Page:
IT’S A hugely grateful Kate Tempest who strides, warm smile beaming, on to the stage at a Dome packed with devotees. Grateful we have chosen to embrace this year’s Brighton Festival, grateful we are sharing this moment with her as guest director.

“Whatever you have been doing today that has brought you here, your day is about to get better,” the poet, rapper and musician proclaims to cheers. The almost evangelical whoops of agreement from an audience made up of all ages, such is her draw, continue as she riffs on art as a “cultivator of empathy”, and the urgent need at this time to construct our own narratives.

These are powerful, prescient messages conveyed by a compelling performer, whose passionate “art for all” ethos runs through the festival. This early evening special is a taster of festival treats to come and Tempest has invited along poets she admires. Kat Francois offers a poignant observation on modern life and Aussie Omar brings crowdpleasing humour and a sweet love poem.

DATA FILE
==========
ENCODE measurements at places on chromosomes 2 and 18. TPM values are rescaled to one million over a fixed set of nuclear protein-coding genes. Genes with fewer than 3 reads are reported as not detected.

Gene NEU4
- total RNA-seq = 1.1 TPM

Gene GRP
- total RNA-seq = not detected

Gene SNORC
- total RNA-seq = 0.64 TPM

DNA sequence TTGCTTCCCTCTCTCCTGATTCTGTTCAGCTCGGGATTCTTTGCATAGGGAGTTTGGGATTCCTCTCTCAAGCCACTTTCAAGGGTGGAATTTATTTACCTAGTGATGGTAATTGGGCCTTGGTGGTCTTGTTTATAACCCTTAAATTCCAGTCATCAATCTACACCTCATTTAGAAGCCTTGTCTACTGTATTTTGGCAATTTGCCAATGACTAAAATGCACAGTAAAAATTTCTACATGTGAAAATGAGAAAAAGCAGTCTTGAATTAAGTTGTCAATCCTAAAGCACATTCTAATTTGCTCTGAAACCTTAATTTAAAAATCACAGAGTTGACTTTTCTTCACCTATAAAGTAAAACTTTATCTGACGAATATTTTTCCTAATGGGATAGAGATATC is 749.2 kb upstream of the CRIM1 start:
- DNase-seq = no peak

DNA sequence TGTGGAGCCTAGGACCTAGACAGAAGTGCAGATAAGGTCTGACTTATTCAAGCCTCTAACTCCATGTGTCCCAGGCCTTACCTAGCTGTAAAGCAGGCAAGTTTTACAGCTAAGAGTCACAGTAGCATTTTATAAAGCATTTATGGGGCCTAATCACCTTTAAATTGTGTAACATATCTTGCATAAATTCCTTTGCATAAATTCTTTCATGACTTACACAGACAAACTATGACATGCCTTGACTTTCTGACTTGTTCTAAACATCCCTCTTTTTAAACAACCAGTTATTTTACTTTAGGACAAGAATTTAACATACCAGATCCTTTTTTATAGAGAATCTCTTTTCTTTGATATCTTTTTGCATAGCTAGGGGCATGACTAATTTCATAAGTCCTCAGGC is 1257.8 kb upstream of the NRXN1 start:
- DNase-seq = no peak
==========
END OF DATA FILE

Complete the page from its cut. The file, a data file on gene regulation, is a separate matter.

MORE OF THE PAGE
The highlight though, of course, comes from Tempest. There is a tangible thrill as she embarks on her stunning state-of-the-nation epic Europe is Lost from her acclaimed Let Them Eat Chaos album. With no accompanying music, this is electrifying in its simplicity, with Tempest trembling as she delivers her scathing, political polemic.

She puts herself – and us through the emotional wringer – so it is a tad disconcerting when we are then required to bop to post-punk jazz funk band Melt Yourself Down who burst on at the end. They are infectiously energetic but even their double saxophones are no match this evening for the power of the spoken word.

The gratitude, Kate, is all ours.

Susan Gilson